Goldberg Vars Import
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|2. Variato 1. a 1 Clav.|
|3. Variato 2. a 1 Clav.|
|4. Variato 3. Canone all'Unisuono. a 1 Clav.|
|5. Variato 4. a 1 Clav.|
|6. Variato 5. a 1 o vero 2 Clav.|
|7. Variato 6. Canone alla Seconda. a 1 Clav.|
|8. Variato 7. a 1 o vero 2 Clav. al tempo di Giga|
|9. Variato 8. a 2 Clav.|
|10. Variato 9. Canone alla Terza. a 1 Clav.|
|11. Variato 10. Fughetta. a 1 Clav.|
|12. Variato 11. a 2 Clav.|
|13. Variato 12. Canone alla Quarta. a 1 Clav.|
|14. Variato 13. a 2 Clav.|
|15. Variato 14. a 2 Clav.|
|16. Variato 15. Canone alla Quinta. a 1 Clav. andante|
|17. Variato 16. Ouverture. a 1 Clav.|
|18. Variato 17. a 2 Clav.|
|19. Variato 18. Canone alla Sexta. a 1 Clav.|
|20. Variato 19. a 1 Clav.|
See all 32 tracks on this disc
One of the finest harpsichord players active today, Christophe Rousset made many excellent recordings for Harmonia Mundi before jumping ship and recording for Polygram. This will probably turn out to be a mistake on his part, as most of his Bach releases haven't even been issued in this country, whereas his Harmonia Mundi titles are still available and going strong. One of the few new recordings of Rousset's that we do have is this first-rate Goldberg Variations, a fine performance by any standard. This piece will always remain one of the ultimate intellectual and emotional challenges for pianists and harpsichordists alike, and Rousset is certainly up to the job. Grab it while you can. --David Hurwitz
Most Helpful Customer Reviews on Amazon.com (beta)
"Cato! Cato !!! Pay attention! This is your employer speaking! I am cancelling the attack orders for tonight! You understand? I know that I told you to show no mercy and to attack and to pay no attention to what I say and even play some Karajan on the odd occasion! But tonight . . . but tonight, I am ordering you to pay attention! You will not attack, Cato!"
"Melchizedek," the High Priest of Period Practice hissed to himself, "I can guarantee you that at this very minute, his fiendish little brain is plotting some new ambush!"
Club in hand, the cleric progressively darted from one room to another, checking out Cato's usual hiding spots. As far as he could tell, the apartment was deserted. Nor was there any evidence of booby-traps. After breathing a sigh of relief, he made himself a hearty alfalfa in pita-bread feast and then settled down in front of his sound-system to refresh himself with some early Buxtehude. Much to his surprise, a copy of Rousset's Goldberg Variations was sitting on a nearby table.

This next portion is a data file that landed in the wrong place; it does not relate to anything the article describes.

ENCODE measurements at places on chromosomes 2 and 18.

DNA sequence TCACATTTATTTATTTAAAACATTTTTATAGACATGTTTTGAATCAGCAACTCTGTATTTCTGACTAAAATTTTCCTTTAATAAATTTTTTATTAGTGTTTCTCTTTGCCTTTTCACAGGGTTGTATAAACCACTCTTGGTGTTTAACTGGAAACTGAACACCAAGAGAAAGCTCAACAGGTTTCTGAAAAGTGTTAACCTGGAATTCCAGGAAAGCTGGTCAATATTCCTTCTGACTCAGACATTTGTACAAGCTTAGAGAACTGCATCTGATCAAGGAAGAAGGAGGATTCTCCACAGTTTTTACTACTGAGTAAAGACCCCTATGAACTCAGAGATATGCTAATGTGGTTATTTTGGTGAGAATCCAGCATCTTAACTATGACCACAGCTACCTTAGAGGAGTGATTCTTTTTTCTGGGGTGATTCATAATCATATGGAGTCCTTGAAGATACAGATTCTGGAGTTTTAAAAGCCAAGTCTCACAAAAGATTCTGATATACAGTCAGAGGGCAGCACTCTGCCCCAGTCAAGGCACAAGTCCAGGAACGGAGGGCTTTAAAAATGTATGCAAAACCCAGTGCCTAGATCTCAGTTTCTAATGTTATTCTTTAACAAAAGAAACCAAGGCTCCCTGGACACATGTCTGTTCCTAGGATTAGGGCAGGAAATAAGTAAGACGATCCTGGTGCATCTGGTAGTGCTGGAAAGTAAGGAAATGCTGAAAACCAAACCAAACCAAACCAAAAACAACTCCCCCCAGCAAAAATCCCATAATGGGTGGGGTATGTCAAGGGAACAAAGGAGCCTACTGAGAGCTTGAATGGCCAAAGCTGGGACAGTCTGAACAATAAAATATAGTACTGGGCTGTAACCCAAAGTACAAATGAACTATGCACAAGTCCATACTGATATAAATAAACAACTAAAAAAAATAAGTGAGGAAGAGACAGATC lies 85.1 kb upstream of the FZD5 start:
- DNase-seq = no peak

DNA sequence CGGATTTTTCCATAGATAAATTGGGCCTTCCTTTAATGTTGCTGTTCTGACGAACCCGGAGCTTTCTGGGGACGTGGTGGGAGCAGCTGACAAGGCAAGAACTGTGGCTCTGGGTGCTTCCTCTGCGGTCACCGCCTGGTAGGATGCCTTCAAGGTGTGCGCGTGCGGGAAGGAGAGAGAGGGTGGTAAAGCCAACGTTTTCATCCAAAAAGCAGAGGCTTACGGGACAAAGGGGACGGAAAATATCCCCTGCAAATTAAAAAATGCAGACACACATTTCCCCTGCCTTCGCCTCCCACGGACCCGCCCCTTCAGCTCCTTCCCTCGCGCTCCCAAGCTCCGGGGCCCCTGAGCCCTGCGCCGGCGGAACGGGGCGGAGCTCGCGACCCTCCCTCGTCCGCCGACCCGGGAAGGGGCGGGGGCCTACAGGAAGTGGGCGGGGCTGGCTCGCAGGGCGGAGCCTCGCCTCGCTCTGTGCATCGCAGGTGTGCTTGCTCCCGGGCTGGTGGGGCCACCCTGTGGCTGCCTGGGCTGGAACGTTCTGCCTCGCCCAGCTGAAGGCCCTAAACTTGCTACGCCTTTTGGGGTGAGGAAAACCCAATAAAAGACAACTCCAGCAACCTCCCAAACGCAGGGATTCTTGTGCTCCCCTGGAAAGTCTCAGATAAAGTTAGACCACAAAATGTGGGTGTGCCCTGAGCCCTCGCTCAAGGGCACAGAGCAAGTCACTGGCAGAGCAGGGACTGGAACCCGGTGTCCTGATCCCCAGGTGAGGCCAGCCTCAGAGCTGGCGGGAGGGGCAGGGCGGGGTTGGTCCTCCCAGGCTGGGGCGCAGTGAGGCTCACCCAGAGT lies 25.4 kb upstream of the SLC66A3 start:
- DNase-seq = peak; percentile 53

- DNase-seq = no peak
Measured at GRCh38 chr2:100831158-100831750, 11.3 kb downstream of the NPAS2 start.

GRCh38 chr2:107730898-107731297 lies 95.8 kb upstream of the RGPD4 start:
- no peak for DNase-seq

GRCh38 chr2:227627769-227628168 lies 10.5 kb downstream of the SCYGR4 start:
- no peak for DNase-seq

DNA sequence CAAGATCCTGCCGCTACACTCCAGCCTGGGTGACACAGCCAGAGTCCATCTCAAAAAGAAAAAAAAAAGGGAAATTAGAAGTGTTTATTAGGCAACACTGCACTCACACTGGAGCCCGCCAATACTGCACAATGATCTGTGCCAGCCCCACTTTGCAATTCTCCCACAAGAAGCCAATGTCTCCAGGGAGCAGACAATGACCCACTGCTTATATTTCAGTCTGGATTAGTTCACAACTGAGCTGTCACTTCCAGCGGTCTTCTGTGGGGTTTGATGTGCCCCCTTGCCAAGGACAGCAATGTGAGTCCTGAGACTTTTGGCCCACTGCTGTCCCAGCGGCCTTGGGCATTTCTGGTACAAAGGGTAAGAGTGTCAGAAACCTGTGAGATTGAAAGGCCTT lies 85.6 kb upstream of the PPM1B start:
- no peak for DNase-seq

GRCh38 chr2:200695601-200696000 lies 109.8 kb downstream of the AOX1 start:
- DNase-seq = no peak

"That's funny, I don't remember leaving that out. Nor have I listened to it for sometime."
Now there is much in the Rousset that would entice any listener - even those who prefer to hear this work on a modern-day piano. Above all, it is vibrantly alive and full of verve - for example Variations XXVIII & XXIX coruscate with life, humour and wit. Rousset has a keen ear to polyphony and magisterially balances the inner voices. He uses a 1751 harpsichord with plenty of bark and bite. He is also spectacularly recorded. If one were to criticise the performance, one would suggest that the Black Pearl Variation is a trifle - if not infinitesimally - too direct; furthermore, Variation XII is played at a breakneck speed, much to its own detriment and that of the Variation that follows; one could also say that Rousset fails to convey an `Alpha and Omega roundtrip' with the penultimate variation. Even so, these are sunspots. It is a fine if not outstanding performance. On his part, Father Melchizedek prefers the Leonhardt performance with its more ascetic `Valley of the Dry Bones' approach.
Ever so daintily, the cleric took the CD out of its case - in doing so, he failed to notice that some of its artwork was smudged. If he had bothered to turn the disc around to check its bottom side, he would have observed the blue tint of a pirate disc. Yes indeed, the CD in question had been burnt but one hour beforehand. It contained lengthy excerpts from Wendy Carlos' Switched-On Bach and The Well Tempered Synthesizer - and Cato himself was standing outside on the balcony with the remote control to the sound-system . . . . .
This harpsichord playing is indeed quite good. If I remember right, he used an authentic model and not merely an authentic-sounding instrument.
But I shouldn't compare this playing to Toscanini. The best compliment I can think of is that it sounds like Gould on a harpsichord.